I’m currently at my parents’ house for a couple days for the Thanksgiving holiday. My brother, his wife, and their four kids are here too. We have seven of us sleeping in the basement but at least I get my old bedroom. That way I can retreat and regroup if need be. But my brothers’ kids are well behaved and old enough they shouldn’t give me many problems.
This is the first time in months I have been back to my old childhood home. A lot has changed in this town since I moved out in 2005. For one, all of my old high school friends have moved away. The cousins that stayed have families of their own. Most of my old teachers have retired or moved to bigger schools. All my grandparents and a couple of my uncles have died. My old grade school was torn down. The retail store I worked in during the summers went out of business. In many ways this isn’t the same town I grew up in during the 80s and 90s. I haven’t been getting back to my parents’ place much the last several years as none of my old friends live around here anymore. In many ways, this is no longer my town. It doesn’t feel like home and it hasn’t for several years.
I bring up growing up and the changes my parents’ place have gone under because, with my mental illness, those years I grew up here seem like someone else’s life. I started having problems with depression and anxiety when I was seventeen. I was doing quite well in school and involved in many different activities. It seemed like I was on the fast track to a career and life of my dreams, at least that was until the depression and anxiety started. Twenty years later, my seventeen year old self wouldn’t even recognize the thirty seven year old man I am now. I imagine my seventeen year old self would have seen who I am today as a failure. Back then I knew nothing of mental illness and disability. Like many teenagers, I also didn’t have as much empathy as many adults who have had their ups and downs, wins and losses.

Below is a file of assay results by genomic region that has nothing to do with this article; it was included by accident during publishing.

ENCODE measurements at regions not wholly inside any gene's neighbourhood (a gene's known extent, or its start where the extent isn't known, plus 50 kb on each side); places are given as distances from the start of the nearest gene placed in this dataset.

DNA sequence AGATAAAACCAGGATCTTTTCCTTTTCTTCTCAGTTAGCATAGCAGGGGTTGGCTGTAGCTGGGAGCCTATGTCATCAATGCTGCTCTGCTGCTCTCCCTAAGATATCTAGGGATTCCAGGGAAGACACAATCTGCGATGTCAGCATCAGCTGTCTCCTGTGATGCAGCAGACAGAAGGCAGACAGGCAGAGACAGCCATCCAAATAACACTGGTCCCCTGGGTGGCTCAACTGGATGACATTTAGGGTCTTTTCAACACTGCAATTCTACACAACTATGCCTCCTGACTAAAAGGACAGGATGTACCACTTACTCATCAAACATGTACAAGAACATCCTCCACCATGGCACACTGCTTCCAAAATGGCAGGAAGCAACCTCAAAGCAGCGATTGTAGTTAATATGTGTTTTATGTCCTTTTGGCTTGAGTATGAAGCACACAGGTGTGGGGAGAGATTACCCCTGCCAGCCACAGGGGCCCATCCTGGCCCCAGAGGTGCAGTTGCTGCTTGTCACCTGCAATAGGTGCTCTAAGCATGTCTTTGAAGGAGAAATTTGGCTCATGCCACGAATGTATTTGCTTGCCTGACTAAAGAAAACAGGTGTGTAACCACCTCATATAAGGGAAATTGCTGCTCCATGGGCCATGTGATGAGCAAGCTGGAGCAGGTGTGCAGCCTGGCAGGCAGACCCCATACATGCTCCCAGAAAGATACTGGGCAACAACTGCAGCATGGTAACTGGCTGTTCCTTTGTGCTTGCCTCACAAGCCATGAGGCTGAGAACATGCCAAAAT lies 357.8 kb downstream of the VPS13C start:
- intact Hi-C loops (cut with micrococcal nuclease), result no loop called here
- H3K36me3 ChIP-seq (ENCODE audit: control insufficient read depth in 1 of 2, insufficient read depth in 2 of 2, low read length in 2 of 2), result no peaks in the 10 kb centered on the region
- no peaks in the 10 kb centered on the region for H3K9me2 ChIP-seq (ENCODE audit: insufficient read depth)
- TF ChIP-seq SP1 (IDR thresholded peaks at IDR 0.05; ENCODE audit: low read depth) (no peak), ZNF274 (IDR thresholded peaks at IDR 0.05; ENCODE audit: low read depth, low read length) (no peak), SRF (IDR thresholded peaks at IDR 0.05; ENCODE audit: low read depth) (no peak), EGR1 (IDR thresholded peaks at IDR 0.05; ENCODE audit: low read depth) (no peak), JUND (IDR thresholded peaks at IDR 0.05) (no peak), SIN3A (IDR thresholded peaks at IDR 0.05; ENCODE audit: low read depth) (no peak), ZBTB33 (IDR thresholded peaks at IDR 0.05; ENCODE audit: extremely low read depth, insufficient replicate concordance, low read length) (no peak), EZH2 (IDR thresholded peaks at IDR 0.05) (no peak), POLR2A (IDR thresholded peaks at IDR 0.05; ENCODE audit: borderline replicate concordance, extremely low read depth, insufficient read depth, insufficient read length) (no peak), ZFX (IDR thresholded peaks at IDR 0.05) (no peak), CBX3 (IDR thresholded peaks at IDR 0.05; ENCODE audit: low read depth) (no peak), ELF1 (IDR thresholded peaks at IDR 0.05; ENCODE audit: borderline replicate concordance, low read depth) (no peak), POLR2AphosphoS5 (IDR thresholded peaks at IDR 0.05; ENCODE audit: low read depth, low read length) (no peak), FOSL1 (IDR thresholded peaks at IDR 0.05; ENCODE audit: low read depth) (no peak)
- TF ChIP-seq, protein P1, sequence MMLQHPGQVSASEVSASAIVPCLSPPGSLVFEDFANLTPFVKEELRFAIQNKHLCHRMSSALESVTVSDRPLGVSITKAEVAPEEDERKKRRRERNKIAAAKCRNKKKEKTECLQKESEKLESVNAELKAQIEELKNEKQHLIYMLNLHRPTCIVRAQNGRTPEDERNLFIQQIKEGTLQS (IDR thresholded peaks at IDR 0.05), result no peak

If nothing else, fighting this mental illness for twenty years has taught me how to have more empathy for people different than myself. It has taught me patience and how to accept things I can’t change. It has taught me that, contrary to popular belief, life isn’t about keeping up with other people. Life is mainly about competing with your self and being the best you that you are capable of being. He who dies with the most toys is just as dead as anyone else in the cemetery.
I haven’t been giving much time to reflecting on the past for the last few years. I have mainly been focused on the present and future possibilities. I normally have little use for nostalgic thoughts. But I’m sure having them now that I’m at my childhood home for the first time in months. I guess the nostalgia has shown me how much I lost because of this mental illness. Yet, in spite of the life that never was, I think I still have a great deal to stay alive for. I’m interested to see what the next twenty years in this life of mental illness will show me. I can only guess what changes will have come by the time 2037 rolls in.